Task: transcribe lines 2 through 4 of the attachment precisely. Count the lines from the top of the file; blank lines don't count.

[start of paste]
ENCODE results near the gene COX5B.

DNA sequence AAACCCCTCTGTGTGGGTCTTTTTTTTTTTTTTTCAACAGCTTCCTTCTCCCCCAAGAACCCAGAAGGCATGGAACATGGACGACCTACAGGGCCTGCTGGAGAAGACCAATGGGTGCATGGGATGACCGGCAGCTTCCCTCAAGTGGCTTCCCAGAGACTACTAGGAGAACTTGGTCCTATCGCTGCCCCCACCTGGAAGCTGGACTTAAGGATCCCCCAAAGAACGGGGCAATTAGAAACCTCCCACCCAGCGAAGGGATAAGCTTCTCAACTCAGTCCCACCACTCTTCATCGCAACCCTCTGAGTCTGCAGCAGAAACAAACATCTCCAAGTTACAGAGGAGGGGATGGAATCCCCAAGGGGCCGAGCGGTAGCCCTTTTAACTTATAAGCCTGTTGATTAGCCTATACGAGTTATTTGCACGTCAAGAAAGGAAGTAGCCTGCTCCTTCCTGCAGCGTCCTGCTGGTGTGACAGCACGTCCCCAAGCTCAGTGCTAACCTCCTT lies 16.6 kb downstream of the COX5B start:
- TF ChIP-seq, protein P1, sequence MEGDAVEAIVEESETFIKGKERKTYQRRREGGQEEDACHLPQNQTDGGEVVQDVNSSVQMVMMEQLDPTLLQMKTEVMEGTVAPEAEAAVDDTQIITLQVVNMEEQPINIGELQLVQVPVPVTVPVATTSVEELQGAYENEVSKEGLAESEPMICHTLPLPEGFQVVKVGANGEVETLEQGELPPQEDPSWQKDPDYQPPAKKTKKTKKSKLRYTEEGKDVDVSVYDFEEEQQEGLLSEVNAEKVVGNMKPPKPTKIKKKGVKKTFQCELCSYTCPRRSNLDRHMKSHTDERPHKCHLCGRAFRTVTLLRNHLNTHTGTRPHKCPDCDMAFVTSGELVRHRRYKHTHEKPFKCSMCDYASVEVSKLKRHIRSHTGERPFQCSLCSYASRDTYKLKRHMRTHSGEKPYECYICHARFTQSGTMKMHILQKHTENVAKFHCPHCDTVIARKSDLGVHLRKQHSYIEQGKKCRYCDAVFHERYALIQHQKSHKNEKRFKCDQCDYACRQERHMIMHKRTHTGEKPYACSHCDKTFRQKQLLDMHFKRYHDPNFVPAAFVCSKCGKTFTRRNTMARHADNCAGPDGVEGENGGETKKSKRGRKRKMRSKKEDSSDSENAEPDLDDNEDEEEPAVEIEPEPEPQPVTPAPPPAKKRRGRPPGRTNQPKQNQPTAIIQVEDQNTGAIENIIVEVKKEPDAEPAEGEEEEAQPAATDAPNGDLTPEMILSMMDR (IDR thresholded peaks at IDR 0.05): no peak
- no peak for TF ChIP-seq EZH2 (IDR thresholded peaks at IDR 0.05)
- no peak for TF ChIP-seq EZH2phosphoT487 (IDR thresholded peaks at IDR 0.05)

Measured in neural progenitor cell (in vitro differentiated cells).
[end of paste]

DNA sequence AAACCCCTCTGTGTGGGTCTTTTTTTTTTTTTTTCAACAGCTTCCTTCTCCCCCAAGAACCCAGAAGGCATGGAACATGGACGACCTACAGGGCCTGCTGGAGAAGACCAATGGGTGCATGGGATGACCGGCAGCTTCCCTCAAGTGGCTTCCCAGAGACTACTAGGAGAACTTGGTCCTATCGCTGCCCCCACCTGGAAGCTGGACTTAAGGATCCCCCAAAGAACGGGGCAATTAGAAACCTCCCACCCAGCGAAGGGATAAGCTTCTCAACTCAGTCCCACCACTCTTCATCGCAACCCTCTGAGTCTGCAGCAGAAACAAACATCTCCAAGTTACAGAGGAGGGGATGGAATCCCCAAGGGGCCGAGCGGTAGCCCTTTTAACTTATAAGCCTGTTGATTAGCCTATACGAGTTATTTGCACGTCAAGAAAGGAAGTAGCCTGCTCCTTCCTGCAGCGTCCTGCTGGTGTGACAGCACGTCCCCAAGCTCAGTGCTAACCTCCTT lies 16.6 kb downstream of the COX5B start:
- TF ChIP-seq, protein P1, sequence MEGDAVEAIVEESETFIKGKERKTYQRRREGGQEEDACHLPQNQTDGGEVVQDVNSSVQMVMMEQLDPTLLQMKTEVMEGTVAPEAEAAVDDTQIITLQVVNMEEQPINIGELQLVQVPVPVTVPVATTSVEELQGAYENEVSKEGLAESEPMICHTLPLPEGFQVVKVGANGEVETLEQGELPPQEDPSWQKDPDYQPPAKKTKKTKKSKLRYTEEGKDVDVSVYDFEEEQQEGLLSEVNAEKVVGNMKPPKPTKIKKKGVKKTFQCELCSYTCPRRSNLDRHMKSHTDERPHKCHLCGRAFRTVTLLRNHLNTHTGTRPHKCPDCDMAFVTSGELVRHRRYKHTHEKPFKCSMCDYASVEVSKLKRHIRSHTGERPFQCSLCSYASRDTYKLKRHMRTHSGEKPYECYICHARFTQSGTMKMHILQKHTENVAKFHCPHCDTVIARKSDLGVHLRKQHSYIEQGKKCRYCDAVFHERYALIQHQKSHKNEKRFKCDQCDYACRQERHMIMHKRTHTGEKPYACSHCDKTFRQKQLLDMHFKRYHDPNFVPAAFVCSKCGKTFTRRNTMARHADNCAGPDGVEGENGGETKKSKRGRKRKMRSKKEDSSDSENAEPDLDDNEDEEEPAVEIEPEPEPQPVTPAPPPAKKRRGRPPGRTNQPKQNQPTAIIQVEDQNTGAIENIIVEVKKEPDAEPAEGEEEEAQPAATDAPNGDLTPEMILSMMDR (IDR thresholded peaks at IDR 0.05): no peak
- no peak for TF ChIP-seq EZH2 (IDR thresholded peaks at IDR 0.05)